Morgan Super 3 is more fun than you've ever had on three wheels. Two front, one in the rear adds up to a good time on any continent.
Brakes and steering are both manual, the five-speed transmission is from a Miata and is manual, the feeling is completely analog, just like the old days.
Prices start at under $54,000 before destination, etc.
You don’t so much drive a Morgan Super 3 as you become a part of it. There you are, perched atop a single, skinny, mid-mounted rear wheel, behind two even skinnier front wheels, and somewhere aft of a naturally aspirated Ford three-cylinder engine from the UK-market Fiesta ST.
You, head poking up into the airflow, protected by a full-face motorcycle helmet with the visor flipped down, are merely another part number in this whole, glorious, mechanical cacophony.
It’s both lovely and only somewhat terrifying at the same time.
Morgan Motor Company has been making delightfully communicative sports cars for 114 years. The company started when H.F.S. Morgan built his first three-wheeler—not terribly unlike this one—in 1909. Morgan Motor Company has been making three, and four-wheeled fun-based automobiles ever since.
There are advantages to the three-wheeled approach to automotive design. Not only does it cost less and is naturally more sporting, but you skirt most of those troublesome crash tests, so it’s much easier to homologate for US sales.
Homologation has plagued Morgan in the US since the first dealers were established here in 1951, resulting in one point where US-spec Morgans suffered the indignity of running on propane to meet our government’s stringent emissions requirements.
Right now the Super 3 is the only Morgan sold here, though they hope to have the new, four-wheeled, Plus Fours authorized for sale in America within the next month or two.
Now it’s three wheels that do the trick, meaning the Morgan Super 3 is technically a motorcycle, hence the helmet.
Regardless, driving this is unlike driving anything else on wheels, no matter how many.
First, look at what you have to do just to get in: You flip your right leg over the sidewall, don’t put it on the seat, put it on the crossmember forward of the seat, place your buttocks on the top of the seat back, flip your left leg into the footwell, slide down. Kerfloop, you’re in. Believe it or not this is easier than it was in the previous Morgan 3-Wheeler.
Then realize you forgot—again—to take the key out of your pocket. Struggle halfway back up, get the key, slide back down, and try and put the key in the slot under the steering column. Adjust the steering wheel and the pedal box until both meet your measurements. Then try and get the seat belt to engage.
Slide halfway over to center, click buckle, slide back, pull seat belt tight. Twist key, flip up cover for start button, hit button once, wait till lights come on, hit it again and, ka-frap! The engine starts.
No one, except maybe a British automotive engineer, is ever going to be able to steal this car, or power trike. So there’s another advantage.
The third comes as soon as you put it in gear and drive away: This is a remarkably communicative experience. You’re not driving a car and you’re not riding a motorcycle, you’re somewhere in the Twilight Zone of automotive engineering, and it’s a uniquely entertaining place to be.
The Ford three-cylinder makes 118 eager horsepower with 111 lb-ft of torque, more than enough to launch the 1400-pound Super 3 off the line and out of a corner. The Mazda-Miata five-speed manual feels short, precise, and engaging.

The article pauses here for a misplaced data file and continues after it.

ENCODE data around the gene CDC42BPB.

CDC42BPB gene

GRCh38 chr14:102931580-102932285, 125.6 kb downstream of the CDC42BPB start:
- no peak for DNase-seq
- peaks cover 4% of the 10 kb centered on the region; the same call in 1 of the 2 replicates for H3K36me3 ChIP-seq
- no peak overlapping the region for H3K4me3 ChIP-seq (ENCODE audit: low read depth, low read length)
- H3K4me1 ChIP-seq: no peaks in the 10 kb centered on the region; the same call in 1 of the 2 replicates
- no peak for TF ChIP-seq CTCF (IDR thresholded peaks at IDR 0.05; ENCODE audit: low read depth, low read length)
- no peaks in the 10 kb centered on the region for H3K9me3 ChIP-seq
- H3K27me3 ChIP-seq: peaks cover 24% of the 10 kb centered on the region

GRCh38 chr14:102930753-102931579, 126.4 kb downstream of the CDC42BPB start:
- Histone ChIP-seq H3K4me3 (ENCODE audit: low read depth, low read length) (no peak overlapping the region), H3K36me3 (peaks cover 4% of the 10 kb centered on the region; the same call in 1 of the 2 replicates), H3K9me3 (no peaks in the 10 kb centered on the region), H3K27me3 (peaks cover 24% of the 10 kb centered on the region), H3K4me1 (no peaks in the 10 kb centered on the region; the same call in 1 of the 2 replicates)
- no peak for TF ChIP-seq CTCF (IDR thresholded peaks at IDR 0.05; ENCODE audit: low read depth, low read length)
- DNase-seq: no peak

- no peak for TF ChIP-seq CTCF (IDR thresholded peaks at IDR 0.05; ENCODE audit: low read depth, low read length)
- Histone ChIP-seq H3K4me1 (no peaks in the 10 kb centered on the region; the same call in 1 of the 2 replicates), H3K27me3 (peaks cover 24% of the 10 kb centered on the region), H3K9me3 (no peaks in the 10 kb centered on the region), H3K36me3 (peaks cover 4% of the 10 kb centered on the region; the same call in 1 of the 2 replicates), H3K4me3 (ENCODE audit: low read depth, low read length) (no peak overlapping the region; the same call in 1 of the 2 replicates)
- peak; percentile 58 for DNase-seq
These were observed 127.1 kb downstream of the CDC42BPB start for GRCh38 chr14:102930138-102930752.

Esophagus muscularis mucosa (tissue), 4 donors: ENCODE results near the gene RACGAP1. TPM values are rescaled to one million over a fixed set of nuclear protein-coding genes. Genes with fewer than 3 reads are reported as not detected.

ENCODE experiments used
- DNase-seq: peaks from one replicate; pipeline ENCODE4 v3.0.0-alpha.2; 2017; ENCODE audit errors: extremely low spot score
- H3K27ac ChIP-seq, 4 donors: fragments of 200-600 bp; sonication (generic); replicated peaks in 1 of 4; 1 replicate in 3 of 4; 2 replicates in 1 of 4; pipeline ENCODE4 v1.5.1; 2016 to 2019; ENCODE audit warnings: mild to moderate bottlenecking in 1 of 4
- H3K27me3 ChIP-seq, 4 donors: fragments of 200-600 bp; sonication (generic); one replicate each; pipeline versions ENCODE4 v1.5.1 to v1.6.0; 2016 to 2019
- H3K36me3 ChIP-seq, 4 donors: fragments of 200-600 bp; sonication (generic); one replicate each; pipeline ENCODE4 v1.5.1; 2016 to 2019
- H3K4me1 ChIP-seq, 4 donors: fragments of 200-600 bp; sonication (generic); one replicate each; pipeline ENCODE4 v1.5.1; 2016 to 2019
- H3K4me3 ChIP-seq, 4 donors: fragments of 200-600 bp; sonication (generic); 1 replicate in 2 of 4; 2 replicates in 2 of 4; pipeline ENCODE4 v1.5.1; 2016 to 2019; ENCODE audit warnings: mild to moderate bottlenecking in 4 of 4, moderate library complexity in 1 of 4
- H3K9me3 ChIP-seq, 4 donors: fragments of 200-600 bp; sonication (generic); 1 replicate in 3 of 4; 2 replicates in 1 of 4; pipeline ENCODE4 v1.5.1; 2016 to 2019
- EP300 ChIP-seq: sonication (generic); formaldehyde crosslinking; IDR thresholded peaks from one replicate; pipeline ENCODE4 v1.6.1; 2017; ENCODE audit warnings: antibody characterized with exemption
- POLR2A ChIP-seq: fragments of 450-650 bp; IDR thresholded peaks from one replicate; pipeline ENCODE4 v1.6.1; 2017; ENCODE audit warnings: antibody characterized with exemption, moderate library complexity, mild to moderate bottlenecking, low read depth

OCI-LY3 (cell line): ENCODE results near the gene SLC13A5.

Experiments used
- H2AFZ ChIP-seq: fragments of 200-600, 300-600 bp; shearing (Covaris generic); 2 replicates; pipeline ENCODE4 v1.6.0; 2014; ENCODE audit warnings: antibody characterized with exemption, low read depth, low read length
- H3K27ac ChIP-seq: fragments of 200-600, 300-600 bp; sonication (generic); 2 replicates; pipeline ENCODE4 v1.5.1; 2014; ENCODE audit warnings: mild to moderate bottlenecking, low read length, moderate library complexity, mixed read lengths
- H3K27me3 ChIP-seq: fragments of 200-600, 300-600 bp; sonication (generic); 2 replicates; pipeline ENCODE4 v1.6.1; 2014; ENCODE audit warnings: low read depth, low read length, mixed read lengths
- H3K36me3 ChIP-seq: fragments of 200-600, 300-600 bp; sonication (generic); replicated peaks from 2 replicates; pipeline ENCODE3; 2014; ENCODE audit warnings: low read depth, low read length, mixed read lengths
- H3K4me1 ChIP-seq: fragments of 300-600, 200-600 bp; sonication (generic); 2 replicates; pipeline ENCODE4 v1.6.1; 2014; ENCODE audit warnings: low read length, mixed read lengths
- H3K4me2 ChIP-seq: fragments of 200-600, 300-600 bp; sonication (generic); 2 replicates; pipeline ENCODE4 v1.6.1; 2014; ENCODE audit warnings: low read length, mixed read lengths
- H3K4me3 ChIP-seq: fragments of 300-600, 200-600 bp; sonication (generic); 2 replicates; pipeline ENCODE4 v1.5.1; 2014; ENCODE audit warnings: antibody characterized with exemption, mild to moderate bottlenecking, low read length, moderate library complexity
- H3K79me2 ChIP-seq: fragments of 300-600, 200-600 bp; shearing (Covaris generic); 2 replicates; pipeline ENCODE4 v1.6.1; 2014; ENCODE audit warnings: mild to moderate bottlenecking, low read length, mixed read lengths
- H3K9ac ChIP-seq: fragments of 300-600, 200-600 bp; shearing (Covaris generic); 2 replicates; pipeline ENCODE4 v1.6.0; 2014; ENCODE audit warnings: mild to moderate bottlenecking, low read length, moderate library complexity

The torque easily spins the single rear tire in first and second gears without you really trying. The steering is direct like you’ve never felt before.
So, is it the best-handling thing you’ve ever driven? No, it’s its own creature. The front suspension is upper and lower A-arms with pull-rod coilovers holding it off the ground. The rear is a swing-arm, like a motorcycle. The front wheels look like they have no camber at all, which maybe they can get away with because the car weighs only 1400 pounds.
The steering and brakes are manual—there’s no boost to help you, but also no boost to interfere with the experience. It feels like an open-wheel formula car of some sort, but it doesn’t grip like one. Those front tires are skinnier than skim milk: 130/90R20 Avon Speedmaster MKIIIs in front, a single 195/65R15 Avon WS7 in the rear.
You’d think it would slide all over the place but apart from getting rubber in first and second, the tires kept the car in line the whole time I had it. That included a spirited run up Angeles Crest Highway to the Good Vibrations Breakfast Club. I pushed it hard enough, but never got it to slide around.
It was a sub-freezing day, at least in the shadows, and I didn’t want to be found in a canyon 5000 years from now like that guy Ötzi, the glacier mummy found at the bottom of the Austrian Alps. Maybe I should have pushed harder, just to see what it would do, but it was still a thoroughly alluring experience without sliding around.
Was it fun? Yes. Was it as much fun as it looks like it should be? It was fun.
And it drew a crowd. Everywhere I went people loved it. Right out of the parking lot a distinguished gentleman in an Alpina BMW 7-Series pulled up, smiling and nodding. Youth slowed traffic on the freeway to take cell phone photos. People in suburbia yelled, “What is that?” Everybody liked it.
Will you like it? It costs $54,000 before tax and destination. People have paid a lot more to get less attention. And it is fun, about as much fun as you have on a motorcycle, but not a sport bike—more like a classic British bike, captivating and exemplary.
A jolly good time. Should you buy one? Yes, of course you should. It’ll fit into your garage perfectly—in that space between the Thruxton, the Ariel Square Four, and the Healey.
Three wheels good? Or not? Let us know in the comments below.